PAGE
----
Sox fall to A's in extras, 2-1

Sox fall to A's in extras, 2-1
June 21, 2014, 7:30 pm
Share This Post

OAKLAND -- The Red Sox caught a break on a blown call by an umpire and thanks to some daring baserunning by Dustin Pedroia, took full advantage, tying their game with the Oakland A's in the eighth inning.    

But as it turned out, that bit of good fortune only postponed the inevitable. For the second game in a row, former Red Sox outfielder Coco Crisp decided the game, lining Koji Uehara's first pitch to right, scoring Alberto Callaspo from second base to hand the A's a 2-1 victory.    

The loss was the third straight for the Sox following three straight wins. Boston has scored six runs in the three games here to date.    

Edward Mujica was handed the loss when he walked Callaspo to start the inning. A sacrifice by Nick Punto moved Callaspo to second, as Uehara, on the one-year anniversary of being named Red Sox closer, came in.    

The Red Sox appeared to have been given a gift in the eighth when home plate umpire Quinn Wolcott ruled that Oakland catcher John Jaso didn't catch a foul tip by Mike Napoli on what would have been strike three and an inning-ending out.   

Wolcott and the rest of the umpires gathered to discuss the call -- which wasn't eligible for a replay challenge -- and it stood. On the next pitch, Luke Gregerson bounced a pitch that Jaso kept in front him, just 10 feet in front of the plate.    

But Dustin Pedroia, at third base, seized the opportunity and made a mad dash for the plate and eluded Jaso's tag to score the tying run.    

Over the first seven innings, Rubby De La Rosa did all he could to pitch the Sox to a win. As so many starters have found in recent weeks, however, being very good isn't good enough.    

De La Rosa allowed a single run on four hits over seven innings, but with his teammates held scoreless until the top of the eighth, the best he could get was a no-decision.    

He allowed just one walk and struck out seven while dropping his ERA in five starts to 2.51.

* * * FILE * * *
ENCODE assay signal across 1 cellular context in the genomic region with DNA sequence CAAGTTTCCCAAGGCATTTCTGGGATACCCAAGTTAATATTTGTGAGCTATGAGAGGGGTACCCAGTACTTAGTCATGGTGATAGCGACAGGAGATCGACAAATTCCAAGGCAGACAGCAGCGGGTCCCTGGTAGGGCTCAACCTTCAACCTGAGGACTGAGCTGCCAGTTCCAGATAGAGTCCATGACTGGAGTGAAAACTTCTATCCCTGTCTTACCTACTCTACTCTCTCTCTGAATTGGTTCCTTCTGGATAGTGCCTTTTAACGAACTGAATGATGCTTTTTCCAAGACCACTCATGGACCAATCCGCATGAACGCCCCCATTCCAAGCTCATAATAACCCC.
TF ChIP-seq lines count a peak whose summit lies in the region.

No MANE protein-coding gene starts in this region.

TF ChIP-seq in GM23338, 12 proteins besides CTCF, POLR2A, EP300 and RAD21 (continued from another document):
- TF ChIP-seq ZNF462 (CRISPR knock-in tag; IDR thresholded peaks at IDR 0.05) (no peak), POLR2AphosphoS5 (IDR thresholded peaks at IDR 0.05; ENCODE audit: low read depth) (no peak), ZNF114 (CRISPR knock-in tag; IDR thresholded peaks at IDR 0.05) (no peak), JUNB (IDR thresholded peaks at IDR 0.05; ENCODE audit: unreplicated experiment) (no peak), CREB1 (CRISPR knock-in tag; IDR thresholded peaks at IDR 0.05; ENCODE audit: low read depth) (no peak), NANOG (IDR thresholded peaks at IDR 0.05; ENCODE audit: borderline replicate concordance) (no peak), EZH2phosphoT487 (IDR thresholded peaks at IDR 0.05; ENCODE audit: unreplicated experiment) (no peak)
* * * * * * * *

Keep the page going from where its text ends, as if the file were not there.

The lone run off De La Rosa, 2-3, came in the third when Stephen Vogt smacked a triple high off the wall in right-center and scored on a sacrifice fly by Alberto Callaspo.

AT A GLANCE

STAR OF THE GAME: Jesse Chavez
Chavez limited the Red Sox to just three hits over seven scoreless innings and likely would have been the winning pitcher had not home plate umpire Quinn Wolcott blown a call that led to the Red Sox' only run in the eighth.

HONORABLE MENTION: Coco Crisp
For the second game in a row, Crisp delivered the game-winning hit in the A's final at-bat. On Friday night, it was in the eighth inning; Saturday, it came in the 10th, as Crisp singled to right, scoring Alberto Callaspo.

GOAT OF THE GAME: Mike Napoli
The Red Sox cleanup hitter was 0-for-3, stranding three baserunners in his three hitless plate appearances and ending three innings.

TURNING POINT: In the top of the 10th, the Sox had a chance to break the 1-1 tie when Jackie Bradley Jr. and Brock Holt singled with one out. But the threat ended there as Dustin Pedroia flied out and David Ortiz struck out.

BY THE NUMBERS: After sweeping the Twins in three games by scoring just three runs, the Red Sox have now lost three straight to the A's by scoring six runs.

QUOTE OF NOTE: "I look at it like this: we are very close to becoming a team that will go on a run for an extended period. We've got a number of very strong things in place -- pitching, in terms of our rotation, our bullpen. I think we're playing very good defense. But we've let situations get away from us as far as men in scoring position.'' -- John Farrell.